Sunday, 9 March 2014

Finding a Ghost Village

Las Negras Beach
One of the best decisions we have made in years was the one where we made up our minds to go to Andalucia in Spain for a winter holiday.  After all the incredibly wet weather we have had this winter it was such a relief to see some dry and sunny weather!  It was our first family holiday to Spain although us parents had been for short trips before as an add on to other holidays to Portugal and France.  Although we weren't focused on doing any walking on our trip, it is in our blood so when we heard about a coastal walk to a 'ghost village' we were definitely up for it!

Beach Mural
The day we picked was rather overcast although the forecast suggested that we might get some sun down by the coast.  Our walk started at the small pueblo of Las Negras in the Cabo de Gata Park, a protected part of the Andalucian coast that is largely free from development.  Looking at the rugged coastline when we got there it was easy to see why it had not been prime development land, but having it protected is surely a good thing for years to come.

Las Negras
In truth the weather was no better when we got to the coast and when we looked at the rugged coastline we had our doubts as to whether the walk was viable or not.  However, having made the hour long journey to get there we decided to persevere and after some time on the beach and eating our lunch we headed off to where we thought the village would be.
Unfinished Road

At the end of the village of Las Negras was a rather rough looking road that headed up into the hills.  We had no map but I did know that the lost village was about an hour's walk along the coast and that was the only likely route so we set off on our exploration.  Our destination, the lost village of San Pedro was left deserted a few years ago after the few remaining elderly residents decided to move to Las Negras after the latter had a road built to it.  The rough road we were following looked like it might be an extension of that road but had not been completed.  It snaked up around the hillside and soon the children were getting left behind.  We paired up with a child each and that definitely got them going as each daughter got the full and undivided attention they needed with each parent.
Red Squill

Eventually the road ran out of puff.  The amount of engineering that had gone into this redundant piece of infrastructure was surprising but given the onward terrain I'm not quite sure how it could have been finished off.  All along the verge side were clumps of pretty flowers - many fragrant and most quite colourful.  Some were familiar such as prickly pear cacti and wild thyme while others were new to me.  Despite the splashes of colour provided by each flowering plant the overall colour of the landscape though was beige and this wasn't helped by the stubbornly overcast conditions.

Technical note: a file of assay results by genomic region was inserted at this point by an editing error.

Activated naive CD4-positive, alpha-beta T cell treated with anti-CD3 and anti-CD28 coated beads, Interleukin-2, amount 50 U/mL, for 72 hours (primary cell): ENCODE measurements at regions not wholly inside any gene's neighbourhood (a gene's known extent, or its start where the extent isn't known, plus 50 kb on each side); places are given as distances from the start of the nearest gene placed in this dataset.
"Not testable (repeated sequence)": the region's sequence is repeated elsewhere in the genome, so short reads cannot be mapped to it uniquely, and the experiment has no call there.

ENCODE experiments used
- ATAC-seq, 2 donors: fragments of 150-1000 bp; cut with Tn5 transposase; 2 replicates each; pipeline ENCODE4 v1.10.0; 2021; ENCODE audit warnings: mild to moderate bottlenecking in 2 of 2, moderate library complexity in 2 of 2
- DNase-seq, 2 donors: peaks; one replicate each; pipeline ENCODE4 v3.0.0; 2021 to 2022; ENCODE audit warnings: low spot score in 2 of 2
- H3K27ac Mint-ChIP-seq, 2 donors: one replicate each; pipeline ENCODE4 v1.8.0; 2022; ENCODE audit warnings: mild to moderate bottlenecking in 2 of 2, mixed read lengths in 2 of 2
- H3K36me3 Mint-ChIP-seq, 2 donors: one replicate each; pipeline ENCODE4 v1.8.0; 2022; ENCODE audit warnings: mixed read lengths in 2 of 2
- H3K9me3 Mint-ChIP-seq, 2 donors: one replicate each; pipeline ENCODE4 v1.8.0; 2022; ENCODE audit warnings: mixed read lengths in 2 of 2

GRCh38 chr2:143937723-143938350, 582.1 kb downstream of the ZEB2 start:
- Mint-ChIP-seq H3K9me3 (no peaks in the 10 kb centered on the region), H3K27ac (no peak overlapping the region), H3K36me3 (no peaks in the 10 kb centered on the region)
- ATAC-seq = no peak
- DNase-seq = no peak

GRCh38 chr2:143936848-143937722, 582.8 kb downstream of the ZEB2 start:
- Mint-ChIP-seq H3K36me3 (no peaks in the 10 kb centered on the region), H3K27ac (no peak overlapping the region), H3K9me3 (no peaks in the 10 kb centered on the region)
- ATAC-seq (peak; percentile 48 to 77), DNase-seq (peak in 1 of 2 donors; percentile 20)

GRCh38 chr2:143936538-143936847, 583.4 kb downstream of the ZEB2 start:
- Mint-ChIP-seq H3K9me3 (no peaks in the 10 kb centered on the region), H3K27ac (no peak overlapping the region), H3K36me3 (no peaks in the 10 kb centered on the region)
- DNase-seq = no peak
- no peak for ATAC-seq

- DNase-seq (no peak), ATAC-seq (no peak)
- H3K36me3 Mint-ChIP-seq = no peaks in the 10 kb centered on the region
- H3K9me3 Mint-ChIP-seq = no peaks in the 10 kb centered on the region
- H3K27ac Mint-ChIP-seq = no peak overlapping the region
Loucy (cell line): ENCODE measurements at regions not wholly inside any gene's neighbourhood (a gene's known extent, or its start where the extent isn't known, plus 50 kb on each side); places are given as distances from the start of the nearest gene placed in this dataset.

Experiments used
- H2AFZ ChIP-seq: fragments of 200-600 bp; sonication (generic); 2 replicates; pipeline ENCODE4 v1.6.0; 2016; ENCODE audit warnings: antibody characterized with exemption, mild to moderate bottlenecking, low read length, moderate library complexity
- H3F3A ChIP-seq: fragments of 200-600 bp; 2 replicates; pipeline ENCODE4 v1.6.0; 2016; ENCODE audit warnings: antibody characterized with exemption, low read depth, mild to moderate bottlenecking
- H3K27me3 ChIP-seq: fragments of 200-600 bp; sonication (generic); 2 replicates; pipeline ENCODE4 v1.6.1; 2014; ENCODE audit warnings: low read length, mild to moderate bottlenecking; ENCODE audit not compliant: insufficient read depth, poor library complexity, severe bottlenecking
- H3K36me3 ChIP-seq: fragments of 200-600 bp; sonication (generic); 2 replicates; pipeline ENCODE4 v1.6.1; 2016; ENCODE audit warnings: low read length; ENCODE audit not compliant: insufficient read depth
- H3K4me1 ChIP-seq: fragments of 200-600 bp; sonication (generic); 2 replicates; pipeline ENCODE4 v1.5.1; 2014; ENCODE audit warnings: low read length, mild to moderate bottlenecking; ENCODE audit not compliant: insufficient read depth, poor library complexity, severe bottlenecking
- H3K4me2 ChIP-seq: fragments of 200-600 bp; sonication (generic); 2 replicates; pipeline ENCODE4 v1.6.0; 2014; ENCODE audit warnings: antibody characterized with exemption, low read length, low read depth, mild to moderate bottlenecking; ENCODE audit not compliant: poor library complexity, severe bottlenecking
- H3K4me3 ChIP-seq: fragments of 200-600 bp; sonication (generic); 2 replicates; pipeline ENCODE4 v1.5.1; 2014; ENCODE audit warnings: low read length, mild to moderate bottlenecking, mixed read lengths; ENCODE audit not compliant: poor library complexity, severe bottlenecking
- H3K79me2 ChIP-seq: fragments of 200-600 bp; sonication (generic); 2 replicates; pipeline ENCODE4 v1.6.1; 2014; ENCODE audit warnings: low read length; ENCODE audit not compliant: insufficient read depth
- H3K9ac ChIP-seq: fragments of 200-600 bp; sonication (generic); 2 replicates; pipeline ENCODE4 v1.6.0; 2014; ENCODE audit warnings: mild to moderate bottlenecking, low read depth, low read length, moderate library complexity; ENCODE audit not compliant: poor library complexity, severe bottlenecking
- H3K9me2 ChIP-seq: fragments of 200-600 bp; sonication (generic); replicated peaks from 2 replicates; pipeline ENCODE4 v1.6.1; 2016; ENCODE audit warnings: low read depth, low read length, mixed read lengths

Approaching San Pedro
The path narrowed considerably after the end of the road and headed back towards the coast.  I tried to picture which way the road would have gone had it been completed.  I can only think significant additional engineering and probably blasting away more of the cliff to accommodate it would have been necessary.  Surely this would have been a step too far and I imagine that the environmental damage that it would have caused coupled with the cost probably killed it off once and for all.  
San Pedro Castle

As we moved on from the road the path got steadily narrower and more unsteady.  Eventually as we rounded the corner we could see our final destination , the small village and ruined castle of San Pedro down in the cove ahead.  The path down to the bottom was a little scary in places and on one occasion I lost my footing entirely (thankfully without any consequences other than hurting my pride a little).

Spanish Country Garden
Eventually we found our way down to the village and its ruined castle.  The castle was a shell - a ruin of a fortification that had been built to protect the coastline from attack by Barbary Pirates in the 17th Century, it was also bombarded by French and British forces during its time.  The village wasn't quite as billed - some of the abandoned houses have been reclaimed by a hippie community although it was largely deserted.  One or two hardy souls were camping but I understand that in the summer the place is heaving with campers.  With very rudimentary facilities I reckon it must be far more pleasant to camp in February than the heat of the summer.

San Pedro Beach
We headed down to the lonely beach and enjoyed the view while we had some refreshments at the end of our walk.  I understand that it is possible to continue on to Agua Amarca, another 7km or so further along the coast.  Sadly that would have to wait for another trip, for although very tempting there was no transport to get us back to the beginning.  We contented ourselves therefore with lingering on the beach for some time watching the birds and playing in the sand before heading back up the rocky track back to the car, feeling very satisfied with our afternoon of fresh air!


  1. Hi Paul

    Interesting post on your San Pedro walk, it reminding me of paths I have walked in Sardinia and Greece. I have done a fair bit of walking abroad and find that most countries just do not have the network of footpaths to cater for walkers. Having said that, the situation does now seem to be improving, with certain countries now realising that there is a demand for it.

    There is nowhere like the UK for trails and footpaths but I do like Madeira and North West Majorca for mountain hiking.


    1. Thanks very much Bill. I have found the same in the USA. Trails are built rather than created. I am tempted by a trip to Madeira - might try and make that happen in the next 2-3 years. Good to hear that there is good walking to be had there